Balter was a member of the United States basketball team at the 1936 Berlin Olympics, the first time it was an official medal sport. The U.S. Olympic trials pitted the top two AAU (Amateur Athletic Union) teams in the country, Globe Oilers (Kansas) and Universal Pictures (Hollywood, California) against each other in a rematch from the AAU Championship. Balter, a member of the Universal Pictures team, made the Olympic squad, but played in only two games during the Games because a rule limited each team to seven players a game. The U.S. coach therefore divided the team into two squads and they alternated playing the games.
During the actual Olympic tournament, the U.S. displayed its superiority in the game, defeating European champion Estonia, 52-28, in their second game (Balter had seven points). The Americans had won their first game by forfeit when Spain's basketball team failed to arrive at the Olympics due to the outbreak of the Spanish Civil War. The U.S. then defeated the Philippines (56-23) and Mexico (25-10 -- in this match-up, Balter led the U.S. with 10 points) to reach the finals. Because of the alternating system of the U.S. team, Balter did not play in the gold medal match as the Americans defeated Canada 19-8.
In 1936, the California Jewish Voice urged Balter to act as 'a spokesman for his brother Jews' by boycotting the Berlin Games. The newspaper, and many others, were angry when he decided to compete. Balter later said that he would not have participated had he known then what he knew later. According to his granddaughter, Balter was only 19 years old and "did not knew what Hitler was doing at the time. It was three years before the war. They knew something but they didn't know the extent. He said that he was a young ambitious boy, but later, knowing what he knew, he would have boycotted."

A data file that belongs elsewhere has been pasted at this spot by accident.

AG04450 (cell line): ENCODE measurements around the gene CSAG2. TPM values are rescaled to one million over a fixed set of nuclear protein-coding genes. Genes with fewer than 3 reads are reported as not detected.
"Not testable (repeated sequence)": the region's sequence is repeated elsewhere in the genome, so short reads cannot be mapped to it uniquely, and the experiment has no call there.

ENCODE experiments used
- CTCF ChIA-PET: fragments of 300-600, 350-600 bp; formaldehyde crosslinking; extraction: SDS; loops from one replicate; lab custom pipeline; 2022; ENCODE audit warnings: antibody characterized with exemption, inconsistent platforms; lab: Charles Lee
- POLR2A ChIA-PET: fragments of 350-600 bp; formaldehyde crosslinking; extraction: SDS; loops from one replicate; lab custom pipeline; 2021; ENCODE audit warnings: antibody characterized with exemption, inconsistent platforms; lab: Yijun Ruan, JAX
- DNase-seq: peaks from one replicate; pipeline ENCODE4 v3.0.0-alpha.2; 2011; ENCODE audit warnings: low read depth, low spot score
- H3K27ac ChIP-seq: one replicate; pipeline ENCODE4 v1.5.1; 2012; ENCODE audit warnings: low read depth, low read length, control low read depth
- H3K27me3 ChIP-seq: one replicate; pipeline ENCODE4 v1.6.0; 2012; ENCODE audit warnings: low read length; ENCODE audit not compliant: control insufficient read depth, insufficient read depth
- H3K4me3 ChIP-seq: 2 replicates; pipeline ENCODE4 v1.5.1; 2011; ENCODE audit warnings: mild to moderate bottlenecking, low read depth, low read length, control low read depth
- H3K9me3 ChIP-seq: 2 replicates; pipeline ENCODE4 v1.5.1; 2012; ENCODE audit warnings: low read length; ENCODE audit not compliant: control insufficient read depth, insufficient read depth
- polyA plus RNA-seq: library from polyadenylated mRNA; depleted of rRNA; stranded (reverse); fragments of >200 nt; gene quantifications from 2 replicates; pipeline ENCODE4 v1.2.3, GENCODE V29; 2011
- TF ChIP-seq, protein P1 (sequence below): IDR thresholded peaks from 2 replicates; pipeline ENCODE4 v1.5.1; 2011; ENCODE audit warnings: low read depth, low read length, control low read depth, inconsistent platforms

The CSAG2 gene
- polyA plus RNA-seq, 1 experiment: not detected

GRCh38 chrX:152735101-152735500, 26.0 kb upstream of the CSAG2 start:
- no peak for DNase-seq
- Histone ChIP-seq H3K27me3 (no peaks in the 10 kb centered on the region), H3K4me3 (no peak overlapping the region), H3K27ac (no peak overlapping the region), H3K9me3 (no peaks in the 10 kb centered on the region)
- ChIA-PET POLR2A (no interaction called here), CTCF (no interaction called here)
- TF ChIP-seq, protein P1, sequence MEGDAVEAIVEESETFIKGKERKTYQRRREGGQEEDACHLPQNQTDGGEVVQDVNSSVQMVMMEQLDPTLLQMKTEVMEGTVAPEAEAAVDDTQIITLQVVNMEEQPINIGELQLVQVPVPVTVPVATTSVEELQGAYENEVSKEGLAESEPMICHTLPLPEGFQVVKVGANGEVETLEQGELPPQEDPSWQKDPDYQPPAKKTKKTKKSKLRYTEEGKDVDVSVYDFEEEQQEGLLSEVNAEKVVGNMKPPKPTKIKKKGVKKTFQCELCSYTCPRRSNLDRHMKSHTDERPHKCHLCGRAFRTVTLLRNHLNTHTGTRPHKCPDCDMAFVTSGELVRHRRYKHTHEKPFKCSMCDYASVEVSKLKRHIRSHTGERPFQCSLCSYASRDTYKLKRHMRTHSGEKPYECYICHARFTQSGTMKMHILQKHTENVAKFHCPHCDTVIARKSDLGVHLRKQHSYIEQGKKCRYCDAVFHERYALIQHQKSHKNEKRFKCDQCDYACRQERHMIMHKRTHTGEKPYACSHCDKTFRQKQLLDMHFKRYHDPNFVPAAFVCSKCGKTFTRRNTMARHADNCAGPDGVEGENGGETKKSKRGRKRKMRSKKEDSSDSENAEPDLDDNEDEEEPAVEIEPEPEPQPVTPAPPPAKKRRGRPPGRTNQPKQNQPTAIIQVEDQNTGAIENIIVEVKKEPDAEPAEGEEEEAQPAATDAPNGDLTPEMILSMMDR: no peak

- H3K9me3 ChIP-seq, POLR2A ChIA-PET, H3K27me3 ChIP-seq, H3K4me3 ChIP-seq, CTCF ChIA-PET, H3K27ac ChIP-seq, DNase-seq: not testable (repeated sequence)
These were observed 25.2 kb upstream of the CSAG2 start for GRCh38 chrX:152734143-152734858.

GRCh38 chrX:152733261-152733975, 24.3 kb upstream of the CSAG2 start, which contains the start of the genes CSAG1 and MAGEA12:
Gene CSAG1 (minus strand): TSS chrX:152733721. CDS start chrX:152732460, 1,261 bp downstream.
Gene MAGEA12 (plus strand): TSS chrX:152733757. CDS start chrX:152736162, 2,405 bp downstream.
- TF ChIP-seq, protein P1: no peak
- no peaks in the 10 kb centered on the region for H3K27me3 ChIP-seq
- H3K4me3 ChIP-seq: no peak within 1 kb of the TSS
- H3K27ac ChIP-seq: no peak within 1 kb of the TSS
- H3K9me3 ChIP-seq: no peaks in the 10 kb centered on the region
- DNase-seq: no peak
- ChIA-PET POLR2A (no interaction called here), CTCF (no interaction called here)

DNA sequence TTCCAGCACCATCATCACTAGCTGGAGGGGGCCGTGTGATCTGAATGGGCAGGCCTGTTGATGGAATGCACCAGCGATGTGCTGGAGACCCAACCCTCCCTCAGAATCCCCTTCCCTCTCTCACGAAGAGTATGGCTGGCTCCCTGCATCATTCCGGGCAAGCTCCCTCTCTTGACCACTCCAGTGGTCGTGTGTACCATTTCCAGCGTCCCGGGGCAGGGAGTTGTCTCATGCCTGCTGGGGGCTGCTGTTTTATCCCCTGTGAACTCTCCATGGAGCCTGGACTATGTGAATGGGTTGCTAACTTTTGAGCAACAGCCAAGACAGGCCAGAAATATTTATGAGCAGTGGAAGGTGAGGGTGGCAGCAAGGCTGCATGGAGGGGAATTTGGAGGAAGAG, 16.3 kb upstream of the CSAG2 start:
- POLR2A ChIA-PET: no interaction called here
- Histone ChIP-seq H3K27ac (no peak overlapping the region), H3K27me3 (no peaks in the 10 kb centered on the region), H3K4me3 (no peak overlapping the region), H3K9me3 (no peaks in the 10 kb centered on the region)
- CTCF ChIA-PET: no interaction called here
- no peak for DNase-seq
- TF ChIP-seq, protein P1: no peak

An All-American basketball player at the University of California-Los Angeles (he was also the captain in 1929), Balter turned to broadcasting after competing in the Olympics. He was the sports director of KLAC radio in Los Angeles in the 1940s, 1950s, and 1960s, and was a television play-by-play announcer for the Hollywood Stars and Los Angeles Angels of the old Pacific Coast League. From 1945-1952, Sam was UCLA's football and basketball radio voice, and did play-by-play for the Cincinnati Reds in 1942. A charter member of of the Southern California Sports Broadcasters Association, Balter was elected to the SCSBA Hall of Fame, the Basketball Hall of Fame, the Amatuer Athletic Union (AAU) Hall of Fame, and the International Jewish Sports Hall of Fame.
Birth and Death Dates:
b. Oct. 15, 1909 - d. Aug. 10, 1998
Use links below to navigate through the olympics section of Jews In Sports.
Jewish Sports Legends: The International Jewish Sports Hall of Fame, by Joseph Siegman (Washington, D.C.: Brassey's, 2000)
encyclopedia of JEWS in sports, by Bernard Postal, Jesse Silver, and Roy Silver (New York: Bloch Publishing Co., 1965)
The Olympic Games: Athens 1896-Sydney 2000, (New York: Dorling Kindersley, 1999)